GIVING BACK: Australian slam poet champion Luke Haralampou, aka Luka Lesson, arrives in Durban this week as part of his international tour.

FOR Australian slam poet Luke Haralampou, aka Luka Lesson, becoming involved in the art of the spoken word marked a defining moment in his life and has moulded his character.

The spoken word and hip hop artist, and slam poet champion, has been touring the world sharing his skills and craft. He docks in Durban this week, where he will be based at the Bat Centre.

With 11 Writers’ Festivals, seven years of workshop exper- ience and almost 10 years of writing behind him, Luka has written commissions and performed for the likes of The Nuyorican Poets Cafe (in New York), The National Gallery of Victoria, Trinity International Hip-hop Festival, Greece’s pioneer hip hop group, Active Member, and China’s most celebrated living poet, Xi Chuan. He is also the Australian Poetry Slam champion of 2011 and Melbourne Overload Poetry Festival slam champion of 2010.

Tonight caught up with Luka during a stopover in Soweto last week. We asked what it was about the spoken word that attracted him to the art.

“I think the honesty and the vulnerability and the skill and the passion… There is something about a poet getting on stage with nothing else, no instruments, no façade, and the real power that comes with that direct form of communication. That’s what kind of led me from writing rap and hip hop, further into writing poetry.

“And also because I had my own stuff to deal with and my own kind of personal growth and a period in my life where I felt I needed hip hop, and from there I got good at performing and writing and now it’s my full-time career and I hope to inspire people to do the same.”

Luka said he drew inspiration from a number of places for his writing, but that if he had to name a few, it would be rapper Lupe Fiasco and Tupac Shakur – whom he credits as the initial rapper who got him to “think about writing and feeling it properly”.

“And there’s a book called The Prophet by Lebanese poet Kahlil Gibran… that book really pushed me, it really changed my life.”

For Luka his love of poetry and community work are one, and after almost three years of touring the world with his craft, he is enjoying his experience in South Africa and looks forward to making more “connections”.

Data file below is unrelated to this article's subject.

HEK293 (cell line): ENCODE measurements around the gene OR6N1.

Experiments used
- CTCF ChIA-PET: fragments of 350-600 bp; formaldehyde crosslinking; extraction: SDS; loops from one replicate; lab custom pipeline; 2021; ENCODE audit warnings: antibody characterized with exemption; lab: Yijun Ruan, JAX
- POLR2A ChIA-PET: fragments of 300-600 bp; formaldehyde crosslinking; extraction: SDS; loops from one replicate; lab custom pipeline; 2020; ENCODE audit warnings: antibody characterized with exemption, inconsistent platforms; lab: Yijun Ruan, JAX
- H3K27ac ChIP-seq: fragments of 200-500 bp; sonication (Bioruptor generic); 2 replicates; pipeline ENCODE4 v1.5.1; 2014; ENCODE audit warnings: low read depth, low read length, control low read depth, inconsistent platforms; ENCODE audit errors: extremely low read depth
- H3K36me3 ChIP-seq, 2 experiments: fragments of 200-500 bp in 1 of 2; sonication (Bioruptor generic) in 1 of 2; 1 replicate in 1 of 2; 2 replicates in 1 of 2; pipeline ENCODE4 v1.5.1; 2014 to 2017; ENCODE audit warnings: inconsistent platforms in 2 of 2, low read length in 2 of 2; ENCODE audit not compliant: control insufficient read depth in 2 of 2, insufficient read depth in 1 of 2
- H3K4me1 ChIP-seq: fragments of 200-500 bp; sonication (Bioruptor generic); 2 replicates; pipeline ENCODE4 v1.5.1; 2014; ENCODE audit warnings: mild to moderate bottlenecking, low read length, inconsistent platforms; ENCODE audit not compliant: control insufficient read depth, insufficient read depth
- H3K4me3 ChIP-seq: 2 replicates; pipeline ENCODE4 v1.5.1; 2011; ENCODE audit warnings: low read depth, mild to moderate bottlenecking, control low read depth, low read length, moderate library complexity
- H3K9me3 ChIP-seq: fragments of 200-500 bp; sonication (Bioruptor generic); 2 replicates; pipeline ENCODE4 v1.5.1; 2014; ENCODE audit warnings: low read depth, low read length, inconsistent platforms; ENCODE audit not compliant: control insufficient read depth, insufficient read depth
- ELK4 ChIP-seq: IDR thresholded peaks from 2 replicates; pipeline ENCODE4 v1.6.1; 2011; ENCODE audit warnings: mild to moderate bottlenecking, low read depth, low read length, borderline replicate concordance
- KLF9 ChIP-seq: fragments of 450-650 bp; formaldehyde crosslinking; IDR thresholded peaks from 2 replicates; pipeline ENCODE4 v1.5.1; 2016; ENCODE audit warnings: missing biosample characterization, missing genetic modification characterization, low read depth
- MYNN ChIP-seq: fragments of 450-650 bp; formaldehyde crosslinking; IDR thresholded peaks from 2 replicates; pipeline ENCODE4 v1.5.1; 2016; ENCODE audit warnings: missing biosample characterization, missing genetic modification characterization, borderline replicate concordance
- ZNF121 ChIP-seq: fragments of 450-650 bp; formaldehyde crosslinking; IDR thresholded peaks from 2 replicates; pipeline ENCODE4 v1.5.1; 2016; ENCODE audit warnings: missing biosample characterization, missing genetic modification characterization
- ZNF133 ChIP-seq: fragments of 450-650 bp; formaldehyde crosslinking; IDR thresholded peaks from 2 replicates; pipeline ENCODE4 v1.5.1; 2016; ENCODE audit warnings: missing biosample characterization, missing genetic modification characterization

“From the stuff that I’ve seen personally with the Word and Sound Crew in Joburg, it was of international quality. Amazing writing, really powerful per- formance, a lot of musicality, just amazing metaphor…

“There’s no need for anybody I’ve seen performing at the top level in South Africa to think that (it) is not the same as the top level in any other country,” he said.

The artist hopes to connect with South African artists “so that they know they have someone in Australia who can link them with people…”

He has a new album coming out on May 1 called Exit “and my dream is to give my album to 20 million worldwide”.

“I’ve been touring for two or three years now and I just feel like I want to give back. The album will be a gift to every community I’ve been to in my career.”

Tour manager Pranishka Nayagar said both Luka and renowned hip hop photographer Mike Schreiber would be touring the country for a month. “Our dates for Durban are from March 10 to 15 and the head- quarters for our events in Durban is the BAT Centre. We have three main events which include work- shops, performances and an exhibition. Our aim and purpose is to perform, run workshops to teach skills in writing, spoken word, poetry and photography, to raise the platform for the arts and give people an opportunity to see international guests perform and pass on their skills.”


• The Luka Lesson Tour is in Durban until March 15 at the Bat Centre (call Menzi on 031 332 0451); March 16 to 22 in Port Elizabeth; and March 23 to 28 in Cape Town.

Follow Luka on www.facebook. com/lukalesson